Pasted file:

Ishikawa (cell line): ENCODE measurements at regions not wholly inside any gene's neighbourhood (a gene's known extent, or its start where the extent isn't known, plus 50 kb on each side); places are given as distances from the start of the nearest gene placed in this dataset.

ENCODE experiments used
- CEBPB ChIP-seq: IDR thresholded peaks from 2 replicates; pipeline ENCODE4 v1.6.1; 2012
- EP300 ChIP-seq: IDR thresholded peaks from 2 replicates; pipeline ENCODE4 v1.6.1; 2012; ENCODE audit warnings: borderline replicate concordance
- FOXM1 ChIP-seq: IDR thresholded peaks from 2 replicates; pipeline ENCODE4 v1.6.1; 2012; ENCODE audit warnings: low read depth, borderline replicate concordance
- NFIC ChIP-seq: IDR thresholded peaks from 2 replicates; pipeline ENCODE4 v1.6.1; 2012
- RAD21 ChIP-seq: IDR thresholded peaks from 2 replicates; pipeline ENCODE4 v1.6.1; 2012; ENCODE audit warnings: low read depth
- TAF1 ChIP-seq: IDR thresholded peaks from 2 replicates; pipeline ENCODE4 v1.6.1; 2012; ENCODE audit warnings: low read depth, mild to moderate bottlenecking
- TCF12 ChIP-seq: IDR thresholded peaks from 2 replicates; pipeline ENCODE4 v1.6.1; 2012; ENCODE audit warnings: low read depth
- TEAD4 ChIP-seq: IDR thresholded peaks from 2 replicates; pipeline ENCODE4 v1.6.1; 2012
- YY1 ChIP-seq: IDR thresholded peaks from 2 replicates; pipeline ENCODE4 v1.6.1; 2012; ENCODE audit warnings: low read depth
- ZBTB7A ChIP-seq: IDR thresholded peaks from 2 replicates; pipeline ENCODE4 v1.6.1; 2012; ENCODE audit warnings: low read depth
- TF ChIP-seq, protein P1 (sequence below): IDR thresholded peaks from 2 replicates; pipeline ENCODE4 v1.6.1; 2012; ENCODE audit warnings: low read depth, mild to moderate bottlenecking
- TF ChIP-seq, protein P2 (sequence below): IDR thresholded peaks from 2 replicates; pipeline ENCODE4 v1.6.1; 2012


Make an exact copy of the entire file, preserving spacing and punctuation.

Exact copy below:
Ishikawa (cell line): ENCODE measurements at regions not wholly inside any gene's neighbourhood (a gene's known extent, or its start where the extent isn't known, plus 50 kb on each side); places are given as distances from the start of the nearest gene placed in this dataset.

ENCODE experiments used
- CEBPB ChIP-seq: IDR thresholded peaks from 2 replicates; pipeline ENCODE4 v1.6.1; 2012
- EP300 ChIP-seq: IDR thresholded peaks from 2 replicates; pipeline ENCODE4 v1.6.1; 2012; ENCODE audit warnings: borderline replicate concordance
- FOXM1 ChIP-seq: IDR thresholded peaks from 2 replicates; pipeline ENCODE4 v1.6.1; 2012; ENCODE audit warnings: low read depth, borderline replicate concordance
- NFIC ChIP-seq: IDR thresholded peaks from 2 replicates; pipeline ENCODE4 v1.6.1; 2012
- RAD21 ChIP-seq: IDR thresholded peaks from 2 replicates; pipeline ENCODE4 v1.6.1; 2012; ENCODE audit warnings: low read depth
- TAF1 ChIP-seq: IDR thresholded peaks from 2 replicates; pipeline ENCODE4 v1.6.1; 2012; ENCODE audit warnings: low read depth, mild to moderate bottlenecking
- TCF12 ChIP-seq: IDR thresholded peaks from 2 replicates; pipeline ENCODE4 v1.6.1; 2012; ENCODE audit warnings: low read depth
- TEAD4 ChIP-seq: IDR thresholded peaks from 2 replicates; pipeline ENCODE4 v1.6.1; 2012
- YY1 ChIP-seq: IDR thresholded peaks from 2 replicates; pipeline ENCODE4 v1.6.1; 2012; ENCODE audit warnings: low read depth
- ZBTB7A ChIP-seq: IDR thresholded peaks from 2 replicates; pipeline ENCODE4 v1.6.1; 2012; ENCODE audit warnings: low read depth
- TF ChIP-seq, protein P1 (sequence below): IDR thresholded peaks from 2 replicates; pipeline ENCODE4 v1.6.1; 2012; ENCODE audit warnings: low read depth, mild to moderate bottlenecking
- TF ChIP-seq, protein P2 (sequence below): IDR thresholded peaks from 2 replicates; pipeline ENCODE4 v1.6.1; 2012